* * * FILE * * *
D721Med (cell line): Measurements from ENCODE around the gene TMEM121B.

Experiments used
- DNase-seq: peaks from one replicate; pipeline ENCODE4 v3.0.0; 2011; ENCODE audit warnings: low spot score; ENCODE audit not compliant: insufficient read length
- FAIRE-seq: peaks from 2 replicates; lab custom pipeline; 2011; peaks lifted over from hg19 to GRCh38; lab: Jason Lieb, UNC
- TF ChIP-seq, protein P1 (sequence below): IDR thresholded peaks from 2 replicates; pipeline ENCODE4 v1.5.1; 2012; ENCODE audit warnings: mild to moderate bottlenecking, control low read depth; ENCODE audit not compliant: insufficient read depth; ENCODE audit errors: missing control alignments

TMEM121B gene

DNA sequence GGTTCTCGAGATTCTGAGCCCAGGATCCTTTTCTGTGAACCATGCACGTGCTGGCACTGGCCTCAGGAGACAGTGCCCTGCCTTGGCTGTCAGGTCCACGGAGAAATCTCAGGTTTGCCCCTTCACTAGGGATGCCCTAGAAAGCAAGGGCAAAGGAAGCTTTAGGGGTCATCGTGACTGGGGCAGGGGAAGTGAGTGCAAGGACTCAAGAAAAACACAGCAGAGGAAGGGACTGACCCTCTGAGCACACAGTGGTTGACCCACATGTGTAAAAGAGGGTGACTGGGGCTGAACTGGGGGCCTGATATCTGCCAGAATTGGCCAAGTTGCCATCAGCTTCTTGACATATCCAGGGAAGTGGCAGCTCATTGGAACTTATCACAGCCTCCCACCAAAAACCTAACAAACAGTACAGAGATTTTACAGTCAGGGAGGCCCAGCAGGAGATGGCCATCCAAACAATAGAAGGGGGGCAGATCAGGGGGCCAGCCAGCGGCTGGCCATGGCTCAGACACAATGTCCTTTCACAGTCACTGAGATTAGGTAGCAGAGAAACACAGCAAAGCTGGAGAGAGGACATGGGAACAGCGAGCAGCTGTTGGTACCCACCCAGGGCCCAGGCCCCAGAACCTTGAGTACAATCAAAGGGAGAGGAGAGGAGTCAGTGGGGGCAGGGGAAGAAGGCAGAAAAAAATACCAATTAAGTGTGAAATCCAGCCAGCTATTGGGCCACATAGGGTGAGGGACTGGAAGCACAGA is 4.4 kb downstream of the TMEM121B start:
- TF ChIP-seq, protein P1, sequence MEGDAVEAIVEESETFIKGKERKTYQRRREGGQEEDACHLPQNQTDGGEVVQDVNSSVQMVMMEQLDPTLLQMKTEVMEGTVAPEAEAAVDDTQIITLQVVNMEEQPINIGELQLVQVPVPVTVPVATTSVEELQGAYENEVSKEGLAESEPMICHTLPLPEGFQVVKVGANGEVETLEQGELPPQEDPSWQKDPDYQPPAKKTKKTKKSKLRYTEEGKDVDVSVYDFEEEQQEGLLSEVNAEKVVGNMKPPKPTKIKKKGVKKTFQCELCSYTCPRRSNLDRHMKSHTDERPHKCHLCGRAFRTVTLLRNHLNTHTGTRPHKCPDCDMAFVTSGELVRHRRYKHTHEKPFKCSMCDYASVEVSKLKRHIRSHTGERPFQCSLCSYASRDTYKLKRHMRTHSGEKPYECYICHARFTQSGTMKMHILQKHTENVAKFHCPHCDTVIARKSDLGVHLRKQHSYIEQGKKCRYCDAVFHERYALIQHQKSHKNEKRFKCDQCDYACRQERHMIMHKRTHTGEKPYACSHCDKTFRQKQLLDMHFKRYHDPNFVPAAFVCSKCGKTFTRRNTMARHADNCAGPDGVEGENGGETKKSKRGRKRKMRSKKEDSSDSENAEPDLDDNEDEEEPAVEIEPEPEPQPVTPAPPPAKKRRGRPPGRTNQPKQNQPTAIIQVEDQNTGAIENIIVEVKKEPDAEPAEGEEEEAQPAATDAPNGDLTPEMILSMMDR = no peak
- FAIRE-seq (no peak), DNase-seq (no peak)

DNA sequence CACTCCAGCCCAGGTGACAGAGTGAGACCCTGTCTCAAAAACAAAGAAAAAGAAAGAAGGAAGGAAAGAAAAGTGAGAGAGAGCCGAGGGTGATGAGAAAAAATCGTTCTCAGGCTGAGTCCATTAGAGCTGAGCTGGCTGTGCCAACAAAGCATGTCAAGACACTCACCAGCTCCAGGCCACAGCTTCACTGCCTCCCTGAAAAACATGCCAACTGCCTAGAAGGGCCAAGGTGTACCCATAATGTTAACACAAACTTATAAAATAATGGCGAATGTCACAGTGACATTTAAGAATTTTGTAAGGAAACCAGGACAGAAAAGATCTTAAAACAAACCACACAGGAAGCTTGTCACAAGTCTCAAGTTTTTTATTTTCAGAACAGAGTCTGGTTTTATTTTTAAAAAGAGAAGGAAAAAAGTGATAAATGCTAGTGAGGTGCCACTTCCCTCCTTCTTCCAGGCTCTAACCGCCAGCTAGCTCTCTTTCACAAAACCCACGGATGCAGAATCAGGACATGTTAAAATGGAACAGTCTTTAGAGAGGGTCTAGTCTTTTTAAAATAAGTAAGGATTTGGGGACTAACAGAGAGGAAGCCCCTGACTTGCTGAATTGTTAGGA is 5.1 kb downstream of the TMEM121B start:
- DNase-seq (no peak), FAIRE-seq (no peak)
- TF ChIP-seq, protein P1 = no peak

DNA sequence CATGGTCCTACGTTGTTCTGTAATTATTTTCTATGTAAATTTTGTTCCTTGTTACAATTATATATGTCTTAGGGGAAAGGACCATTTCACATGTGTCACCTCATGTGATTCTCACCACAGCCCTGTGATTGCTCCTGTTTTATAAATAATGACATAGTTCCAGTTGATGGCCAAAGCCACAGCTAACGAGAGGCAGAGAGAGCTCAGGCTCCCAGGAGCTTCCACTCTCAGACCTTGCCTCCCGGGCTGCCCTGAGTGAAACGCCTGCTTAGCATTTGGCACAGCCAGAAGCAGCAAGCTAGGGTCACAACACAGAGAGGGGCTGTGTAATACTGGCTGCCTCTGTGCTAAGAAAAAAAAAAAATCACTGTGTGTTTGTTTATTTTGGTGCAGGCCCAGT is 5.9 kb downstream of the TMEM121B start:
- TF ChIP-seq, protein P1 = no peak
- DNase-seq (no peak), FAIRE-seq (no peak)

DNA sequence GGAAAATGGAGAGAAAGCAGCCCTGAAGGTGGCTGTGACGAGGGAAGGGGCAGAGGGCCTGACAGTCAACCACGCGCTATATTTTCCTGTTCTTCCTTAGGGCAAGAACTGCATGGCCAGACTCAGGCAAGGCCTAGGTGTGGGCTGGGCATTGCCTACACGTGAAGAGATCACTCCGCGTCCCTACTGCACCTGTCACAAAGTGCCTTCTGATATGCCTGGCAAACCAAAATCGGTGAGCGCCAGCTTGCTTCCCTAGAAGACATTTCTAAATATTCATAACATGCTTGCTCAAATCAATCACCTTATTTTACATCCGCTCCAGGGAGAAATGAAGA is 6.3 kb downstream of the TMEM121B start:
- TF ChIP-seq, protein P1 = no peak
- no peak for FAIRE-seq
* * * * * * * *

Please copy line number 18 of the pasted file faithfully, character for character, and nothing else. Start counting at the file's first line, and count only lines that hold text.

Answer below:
- no peak for FAIRE-seq